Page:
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Natural History
Physical Features
Tarsier Facts
Captured Tarsiers
The Tarsier Man
Virtual Page
Tarsier Foundation
Physical Features


Philippine tarsiers have gray fur and a nearly naked tail. The middle finger is elongated. Head and body length are around 118-149 mm (4.6-5.5 in); It weighs 113-142 grams (4-5 ounces)


The tarsier depends greatly upon vision than a good sense of smell. The eyes are enormous. In volume, the capacity of the bony eye orbits (sockets) exceeds that of its brain case, and larger than its stomach. Their eye sockets have post-orbital closure rather than the postorbital bar of the prosimians. This feature keeps the eyeballs from being pressed against by the powerful temporal muscles to their sides .


The tarsier also has a very long tail ( 232 mm [9.1 in.] ), generally naked except for hair tufting at its end. The underside has dermal ridges like those found on human hands and feet. Its tail is used for balancing like a tripod, and they prefer an erect posture at all times.


Like an owl, the tarsier has a joint between its skull base and spine to allow head movement of a 180-degree arc . Its upper lip lacks a cleft yet it has musculature enabling it to make faces. Adult Brain Weight: 4 g [0.2 oz]. Males are larger than females.


Tarsiers have sharp teeth, enabling them to catch their prey easier. Unique among primates, tarsiers have only 2, rather than 4,incisors in their lower jaw. Their dental formula is x 2 = 34.

Ankle bones

The name "tarsier/tarsius" is derived from the animal's very long ankle bones. The tibia and fibula of the tarsiers are fused in their lower portions, acting as a shock absorber. Considered a primitive trait normally seen in quadruped. Lower limbs are twice the length of its trunk. These enable them to leap 3 meters (almost 10 feet) from tree to tree. Its movements are similar to that of a frog.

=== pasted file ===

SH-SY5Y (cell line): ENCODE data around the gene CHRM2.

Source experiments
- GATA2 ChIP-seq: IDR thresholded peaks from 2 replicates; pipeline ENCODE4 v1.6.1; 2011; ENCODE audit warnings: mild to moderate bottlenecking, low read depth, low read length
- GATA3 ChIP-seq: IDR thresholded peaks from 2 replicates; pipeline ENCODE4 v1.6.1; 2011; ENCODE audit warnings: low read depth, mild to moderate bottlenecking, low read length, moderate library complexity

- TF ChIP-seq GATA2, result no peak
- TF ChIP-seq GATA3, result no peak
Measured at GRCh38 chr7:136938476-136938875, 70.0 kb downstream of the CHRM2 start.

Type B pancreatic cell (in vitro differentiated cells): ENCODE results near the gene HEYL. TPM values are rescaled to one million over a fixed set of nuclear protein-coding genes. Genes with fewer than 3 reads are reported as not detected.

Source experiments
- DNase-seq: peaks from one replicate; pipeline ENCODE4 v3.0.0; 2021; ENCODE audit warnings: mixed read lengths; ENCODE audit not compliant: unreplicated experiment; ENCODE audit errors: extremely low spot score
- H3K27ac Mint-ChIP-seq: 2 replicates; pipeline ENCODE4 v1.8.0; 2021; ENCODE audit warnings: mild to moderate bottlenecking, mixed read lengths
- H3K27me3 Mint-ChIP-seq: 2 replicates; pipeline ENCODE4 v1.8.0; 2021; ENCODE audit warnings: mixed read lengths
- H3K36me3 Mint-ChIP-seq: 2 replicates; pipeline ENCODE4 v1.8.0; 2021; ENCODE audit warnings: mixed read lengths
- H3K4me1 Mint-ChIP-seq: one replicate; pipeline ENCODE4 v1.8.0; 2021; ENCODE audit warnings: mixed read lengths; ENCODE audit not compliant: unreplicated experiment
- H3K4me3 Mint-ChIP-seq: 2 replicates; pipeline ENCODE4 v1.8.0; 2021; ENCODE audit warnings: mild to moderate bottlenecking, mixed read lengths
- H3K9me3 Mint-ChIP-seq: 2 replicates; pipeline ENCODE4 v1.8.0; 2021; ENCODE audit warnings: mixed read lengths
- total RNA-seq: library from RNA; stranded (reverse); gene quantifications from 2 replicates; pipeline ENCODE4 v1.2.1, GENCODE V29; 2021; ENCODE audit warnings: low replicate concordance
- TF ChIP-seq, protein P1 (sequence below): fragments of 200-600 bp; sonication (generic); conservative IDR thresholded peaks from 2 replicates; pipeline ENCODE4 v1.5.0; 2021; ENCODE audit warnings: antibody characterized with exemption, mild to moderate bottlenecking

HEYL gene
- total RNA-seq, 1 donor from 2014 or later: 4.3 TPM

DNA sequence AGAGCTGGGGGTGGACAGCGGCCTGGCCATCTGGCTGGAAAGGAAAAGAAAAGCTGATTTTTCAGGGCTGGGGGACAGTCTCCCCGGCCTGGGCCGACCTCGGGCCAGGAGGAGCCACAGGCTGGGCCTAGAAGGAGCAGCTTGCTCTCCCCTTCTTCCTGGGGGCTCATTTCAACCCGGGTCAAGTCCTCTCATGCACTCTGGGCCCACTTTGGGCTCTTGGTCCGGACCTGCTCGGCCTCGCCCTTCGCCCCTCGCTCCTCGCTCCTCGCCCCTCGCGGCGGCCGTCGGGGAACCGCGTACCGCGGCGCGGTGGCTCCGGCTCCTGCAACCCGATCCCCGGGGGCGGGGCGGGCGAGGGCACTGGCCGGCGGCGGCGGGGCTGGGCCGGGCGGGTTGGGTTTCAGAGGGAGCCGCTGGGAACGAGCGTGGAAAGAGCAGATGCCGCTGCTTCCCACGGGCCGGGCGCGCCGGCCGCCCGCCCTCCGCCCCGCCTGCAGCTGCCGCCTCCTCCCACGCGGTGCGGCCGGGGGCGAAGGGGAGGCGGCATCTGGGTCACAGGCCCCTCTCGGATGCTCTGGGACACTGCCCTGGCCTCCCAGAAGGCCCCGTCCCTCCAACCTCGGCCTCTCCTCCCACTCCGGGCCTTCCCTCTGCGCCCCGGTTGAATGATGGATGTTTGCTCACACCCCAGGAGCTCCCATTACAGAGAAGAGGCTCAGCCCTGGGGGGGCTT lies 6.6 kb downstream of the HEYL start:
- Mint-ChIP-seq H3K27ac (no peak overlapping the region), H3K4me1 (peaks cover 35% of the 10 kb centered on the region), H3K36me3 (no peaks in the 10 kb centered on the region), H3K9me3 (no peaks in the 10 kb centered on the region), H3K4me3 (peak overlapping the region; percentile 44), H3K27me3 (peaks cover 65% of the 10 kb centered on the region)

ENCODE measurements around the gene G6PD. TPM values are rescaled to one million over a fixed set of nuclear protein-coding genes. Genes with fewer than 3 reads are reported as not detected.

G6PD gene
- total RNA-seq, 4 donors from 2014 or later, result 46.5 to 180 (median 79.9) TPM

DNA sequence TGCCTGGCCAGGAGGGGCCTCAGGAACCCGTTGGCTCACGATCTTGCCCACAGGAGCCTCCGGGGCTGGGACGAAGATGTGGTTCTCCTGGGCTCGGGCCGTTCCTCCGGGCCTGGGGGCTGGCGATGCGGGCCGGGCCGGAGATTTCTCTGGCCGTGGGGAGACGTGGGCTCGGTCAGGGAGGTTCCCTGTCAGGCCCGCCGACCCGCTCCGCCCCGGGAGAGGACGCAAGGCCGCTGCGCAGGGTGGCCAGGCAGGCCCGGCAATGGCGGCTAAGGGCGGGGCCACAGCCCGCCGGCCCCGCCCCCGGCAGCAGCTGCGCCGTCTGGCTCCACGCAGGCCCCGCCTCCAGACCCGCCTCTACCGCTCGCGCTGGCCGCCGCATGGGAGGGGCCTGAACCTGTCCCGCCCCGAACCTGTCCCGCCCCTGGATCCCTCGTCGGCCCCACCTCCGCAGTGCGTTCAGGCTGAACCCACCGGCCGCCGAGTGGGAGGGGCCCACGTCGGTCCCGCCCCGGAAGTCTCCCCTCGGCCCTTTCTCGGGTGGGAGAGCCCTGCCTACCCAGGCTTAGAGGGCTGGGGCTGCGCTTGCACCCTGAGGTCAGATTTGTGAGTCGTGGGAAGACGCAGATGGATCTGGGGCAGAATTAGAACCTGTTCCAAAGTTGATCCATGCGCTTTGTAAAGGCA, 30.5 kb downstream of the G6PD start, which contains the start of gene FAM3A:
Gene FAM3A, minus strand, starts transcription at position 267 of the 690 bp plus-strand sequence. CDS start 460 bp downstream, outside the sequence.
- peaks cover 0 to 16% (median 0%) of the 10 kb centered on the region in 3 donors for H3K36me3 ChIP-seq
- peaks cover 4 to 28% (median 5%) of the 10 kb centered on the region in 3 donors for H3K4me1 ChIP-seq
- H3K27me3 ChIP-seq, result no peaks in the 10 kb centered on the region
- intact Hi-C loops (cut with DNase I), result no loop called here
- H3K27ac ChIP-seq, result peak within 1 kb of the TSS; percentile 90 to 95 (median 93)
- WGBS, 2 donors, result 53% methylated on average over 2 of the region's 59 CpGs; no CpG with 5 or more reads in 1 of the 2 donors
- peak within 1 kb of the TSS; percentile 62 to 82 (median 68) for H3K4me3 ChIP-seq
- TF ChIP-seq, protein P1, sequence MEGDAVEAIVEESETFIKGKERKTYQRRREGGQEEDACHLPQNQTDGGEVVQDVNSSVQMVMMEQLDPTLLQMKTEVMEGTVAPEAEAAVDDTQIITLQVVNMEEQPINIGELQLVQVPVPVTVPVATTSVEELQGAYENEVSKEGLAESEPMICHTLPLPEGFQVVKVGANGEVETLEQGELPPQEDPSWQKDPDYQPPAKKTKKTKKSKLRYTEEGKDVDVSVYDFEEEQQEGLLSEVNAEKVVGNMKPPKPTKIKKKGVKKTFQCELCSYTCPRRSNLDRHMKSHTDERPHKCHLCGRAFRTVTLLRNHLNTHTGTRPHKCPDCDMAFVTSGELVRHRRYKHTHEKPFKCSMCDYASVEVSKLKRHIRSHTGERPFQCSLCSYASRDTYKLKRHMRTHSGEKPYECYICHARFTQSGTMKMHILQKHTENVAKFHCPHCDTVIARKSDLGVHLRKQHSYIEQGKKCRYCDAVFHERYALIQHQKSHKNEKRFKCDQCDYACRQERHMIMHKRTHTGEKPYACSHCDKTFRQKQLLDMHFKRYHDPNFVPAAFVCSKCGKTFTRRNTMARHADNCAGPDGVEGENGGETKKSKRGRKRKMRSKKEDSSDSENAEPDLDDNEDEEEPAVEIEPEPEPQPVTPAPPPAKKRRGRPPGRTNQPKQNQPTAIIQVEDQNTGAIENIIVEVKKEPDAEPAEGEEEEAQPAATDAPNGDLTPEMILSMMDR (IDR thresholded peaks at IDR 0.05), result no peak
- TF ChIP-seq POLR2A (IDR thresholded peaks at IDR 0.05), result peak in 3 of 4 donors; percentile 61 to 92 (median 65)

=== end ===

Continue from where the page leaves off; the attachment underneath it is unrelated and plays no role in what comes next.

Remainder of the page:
Similarities to other Primates

Tarsiers share some characteristics of both the prosimians and the anthropoids, while maintaining characteristics unique to themselves. Taxonomists have classified them as intermediate between both groups and have assigned them to their own infraorder, which has just one living genus - Tarsius. Their relatives in the fossil record are found going back to the Eocene epoch, from 54 to 36 million years ago.

Like many prosimians, they are nocturnal and have grooming claws and bicornuate uterus.

Like anthropoids, they do not have a tapetum (a reflective layer in their eyes).

In tarsiers, the internal structures of the nose and ears and the blood supply to the brain and to a developing fetus are more like those of monkeys than of lorises. The monthly sexual swellings of female tarsiers are also similar to those in anthropoids.